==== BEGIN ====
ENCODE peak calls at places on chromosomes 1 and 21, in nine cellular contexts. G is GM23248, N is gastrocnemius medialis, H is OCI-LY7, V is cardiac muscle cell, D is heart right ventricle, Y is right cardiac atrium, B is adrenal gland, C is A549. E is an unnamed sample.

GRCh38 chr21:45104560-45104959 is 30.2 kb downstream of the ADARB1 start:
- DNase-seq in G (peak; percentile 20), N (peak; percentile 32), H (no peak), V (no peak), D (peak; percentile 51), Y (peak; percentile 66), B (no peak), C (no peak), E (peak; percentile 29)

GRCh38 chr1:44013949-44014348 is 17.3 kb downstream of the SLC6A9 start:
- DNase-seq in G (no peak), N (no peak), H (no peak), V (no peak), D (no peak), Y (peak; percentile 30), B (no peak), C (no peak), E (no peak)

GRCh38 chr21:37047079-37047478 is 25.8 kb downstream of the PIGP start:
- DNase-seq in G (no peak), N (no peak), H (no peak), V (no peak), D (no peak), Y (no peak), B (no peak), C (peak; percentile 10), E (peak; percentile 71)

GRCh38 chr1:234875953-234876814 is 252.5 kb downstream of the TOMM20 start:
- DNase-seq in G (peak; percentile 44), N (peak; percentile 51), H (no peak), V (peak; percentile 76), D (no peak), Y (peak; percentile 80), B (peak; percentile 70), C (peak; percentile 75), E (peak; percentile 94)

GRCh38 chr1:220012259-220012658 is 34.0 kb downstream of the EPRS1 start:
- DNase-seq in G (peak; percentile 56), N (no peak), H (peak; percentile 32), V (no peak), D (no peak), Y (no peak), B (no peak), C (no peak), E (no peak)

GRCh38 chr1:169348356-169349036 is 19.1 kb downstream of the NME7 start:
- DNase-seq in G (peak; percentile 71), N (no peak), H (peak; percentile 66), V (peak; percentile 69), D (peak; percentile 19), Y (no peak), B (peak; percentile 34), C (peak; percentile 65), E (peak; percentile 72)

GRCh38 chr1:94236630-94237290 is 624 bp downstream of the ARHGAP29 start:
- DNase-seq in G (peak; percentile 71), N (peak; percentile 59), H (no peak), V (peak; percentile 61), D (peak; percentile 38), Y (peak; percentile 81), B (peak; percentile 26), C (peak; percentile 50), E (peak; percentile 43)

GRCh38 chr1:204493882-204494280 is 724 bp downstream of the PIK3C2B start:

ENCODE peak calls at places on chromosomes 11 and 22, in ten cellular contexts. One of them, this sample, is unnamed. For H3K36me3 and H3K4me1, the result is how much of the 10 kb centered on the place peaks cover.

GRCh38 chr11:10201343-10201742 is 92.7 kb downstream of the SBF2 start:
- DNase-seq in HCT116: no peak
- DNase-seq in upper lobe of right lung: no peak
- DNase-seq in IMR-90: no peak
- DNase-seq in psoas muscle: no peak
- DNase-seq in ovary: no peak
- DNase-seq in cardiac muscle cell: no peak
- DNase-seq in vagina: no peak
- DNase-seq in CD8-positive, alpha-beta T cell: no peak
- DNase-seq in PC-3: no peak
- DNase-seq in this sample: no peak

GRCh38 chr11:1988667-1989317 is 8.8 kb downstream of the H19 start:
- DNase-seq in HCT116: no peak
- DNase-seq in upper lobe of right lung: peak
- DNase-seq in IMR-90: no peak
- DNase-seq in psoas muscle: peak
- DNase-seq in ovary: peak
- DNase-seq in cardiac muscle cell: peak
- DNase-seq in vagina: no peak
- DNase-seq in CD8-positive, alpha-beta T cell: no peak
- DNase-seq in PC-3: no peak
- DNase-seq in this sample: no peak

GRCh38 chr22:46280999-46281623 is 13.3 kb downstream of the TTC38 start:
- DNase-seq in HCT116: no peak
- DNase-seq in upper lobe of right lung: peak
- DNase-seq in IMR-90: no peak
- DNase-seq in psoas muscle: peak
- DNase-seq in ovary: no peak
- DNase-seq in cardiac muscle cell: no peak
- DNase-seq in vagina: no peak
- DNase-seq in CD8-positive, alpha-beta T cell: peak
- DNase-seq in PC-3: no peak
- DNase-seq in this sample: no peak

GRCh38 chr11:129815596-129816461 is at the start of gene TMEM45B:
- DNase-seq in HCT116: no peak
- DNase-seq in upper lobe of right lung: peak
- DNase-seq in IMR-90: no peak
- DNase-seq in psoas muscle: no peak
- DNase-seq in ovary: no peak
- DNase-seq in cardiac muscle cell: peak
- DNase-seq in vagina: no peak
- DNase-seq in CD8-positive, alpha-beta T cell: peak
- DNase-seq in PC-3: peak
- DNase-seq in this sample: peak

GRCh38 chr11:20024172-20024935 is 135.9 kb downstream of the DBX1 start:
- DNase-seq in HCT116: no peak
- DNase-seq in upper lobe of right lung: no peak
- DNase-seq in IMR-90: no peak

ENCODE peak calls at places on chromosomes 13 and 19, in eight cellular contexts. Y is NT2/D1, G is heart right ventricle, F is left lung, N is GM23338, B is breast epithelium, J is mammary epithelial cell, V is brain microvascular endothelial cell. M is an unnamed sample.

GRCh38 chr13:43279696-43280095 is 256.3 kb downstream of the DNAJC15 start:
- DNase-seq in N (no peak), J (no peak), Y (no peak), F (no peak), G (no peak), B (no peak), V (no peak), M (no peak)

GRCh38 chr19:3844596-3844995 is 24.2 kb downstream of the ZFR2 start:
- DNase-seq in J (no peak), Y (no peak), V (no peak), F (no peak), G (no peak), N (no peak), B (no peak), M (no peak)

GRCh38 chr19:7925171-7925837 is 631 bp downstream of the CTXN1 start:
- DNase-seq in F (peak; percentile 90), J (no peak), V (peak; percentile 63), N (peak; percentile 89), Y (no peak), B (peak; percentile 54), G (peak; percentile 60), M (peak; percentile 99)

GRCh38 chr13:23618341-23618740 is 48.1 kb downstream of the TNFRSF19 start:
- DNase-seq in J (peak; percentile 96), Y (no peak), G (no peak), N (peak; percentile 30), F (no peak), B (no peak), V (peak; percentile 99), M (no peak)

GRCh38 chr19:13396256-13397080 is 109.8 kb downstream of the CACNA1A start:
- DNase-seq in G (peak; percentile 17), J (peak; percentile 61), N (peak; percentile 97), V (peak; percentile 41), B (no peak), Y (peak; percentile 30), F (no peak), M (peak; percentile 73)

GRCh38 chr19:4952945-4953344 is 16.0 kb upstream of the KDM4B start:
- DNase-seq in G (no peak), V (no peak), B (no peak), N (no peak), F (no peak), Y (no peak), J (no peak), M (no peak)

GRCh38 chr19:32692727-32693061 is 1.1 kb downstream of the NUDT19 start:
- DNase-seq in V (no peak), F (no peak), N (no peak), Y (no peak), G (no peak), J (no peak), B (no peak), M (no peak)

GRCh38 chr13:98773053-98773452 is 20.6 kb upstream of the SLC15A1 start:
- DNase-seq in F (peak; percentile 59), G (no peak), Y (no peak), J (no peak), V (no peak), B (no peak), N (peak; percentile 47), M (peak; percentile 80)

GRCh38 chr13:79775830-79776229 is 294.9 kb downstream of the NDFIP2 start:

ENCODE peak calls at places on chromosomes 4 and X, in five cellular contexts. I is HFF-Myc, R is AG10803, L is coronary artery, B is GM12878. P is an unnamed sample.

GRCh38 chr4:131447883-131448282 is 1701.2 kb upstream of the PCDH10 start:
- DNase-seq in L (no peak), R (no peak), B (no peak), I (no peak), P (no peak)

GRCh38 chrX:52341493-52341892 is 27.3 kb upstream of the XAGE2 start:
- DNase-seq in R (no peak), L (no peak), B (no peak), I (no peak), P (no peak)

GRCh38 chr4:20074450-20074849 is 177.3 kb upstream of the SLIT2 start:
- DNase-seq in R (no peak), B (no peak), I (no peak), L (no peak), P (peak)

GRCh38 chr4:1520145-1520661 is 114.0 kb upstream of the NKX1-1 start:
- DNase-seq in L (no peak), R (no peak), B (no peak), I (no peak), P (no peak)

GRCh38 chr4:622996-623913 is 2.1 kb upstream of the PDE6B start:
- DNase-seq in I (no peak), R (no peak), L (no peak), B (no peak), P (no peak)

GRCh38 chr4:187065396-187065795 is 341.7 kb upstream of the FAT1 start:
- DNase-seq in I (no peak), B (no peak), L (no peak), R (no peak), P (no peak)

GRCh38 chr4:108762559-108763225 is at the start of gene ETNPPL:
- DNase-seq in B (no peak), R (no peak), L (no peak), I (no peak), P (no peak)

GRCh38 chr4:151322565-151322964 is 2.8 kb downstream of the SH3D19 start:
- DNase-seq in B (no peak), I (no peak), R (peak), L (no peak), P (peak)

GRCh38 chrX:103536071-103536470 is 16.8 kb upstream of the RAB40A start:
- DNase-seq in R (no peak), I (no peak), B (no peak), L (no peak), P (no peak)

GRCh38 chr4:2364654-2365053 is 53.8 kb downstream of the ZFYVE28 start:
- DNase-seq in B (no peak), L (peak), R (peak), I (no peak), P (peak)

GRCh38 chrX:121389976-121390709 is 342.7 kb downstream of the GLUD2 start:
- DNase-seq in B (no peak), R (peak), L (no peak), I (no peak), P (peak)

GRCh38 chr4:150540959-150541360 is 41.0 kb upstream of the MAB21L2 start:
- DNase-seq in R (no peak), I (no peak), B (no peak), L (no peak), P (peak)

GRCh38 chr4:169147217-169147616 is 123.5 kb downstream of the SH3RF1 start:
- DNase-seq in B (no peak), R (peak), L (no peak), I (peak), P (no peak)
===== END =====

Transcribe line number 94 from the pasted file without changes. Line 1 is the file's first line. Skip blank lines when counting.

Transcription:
- DNase-seq in I (no peak), R (no peak), L (no peak), B (no peak), P (no peak)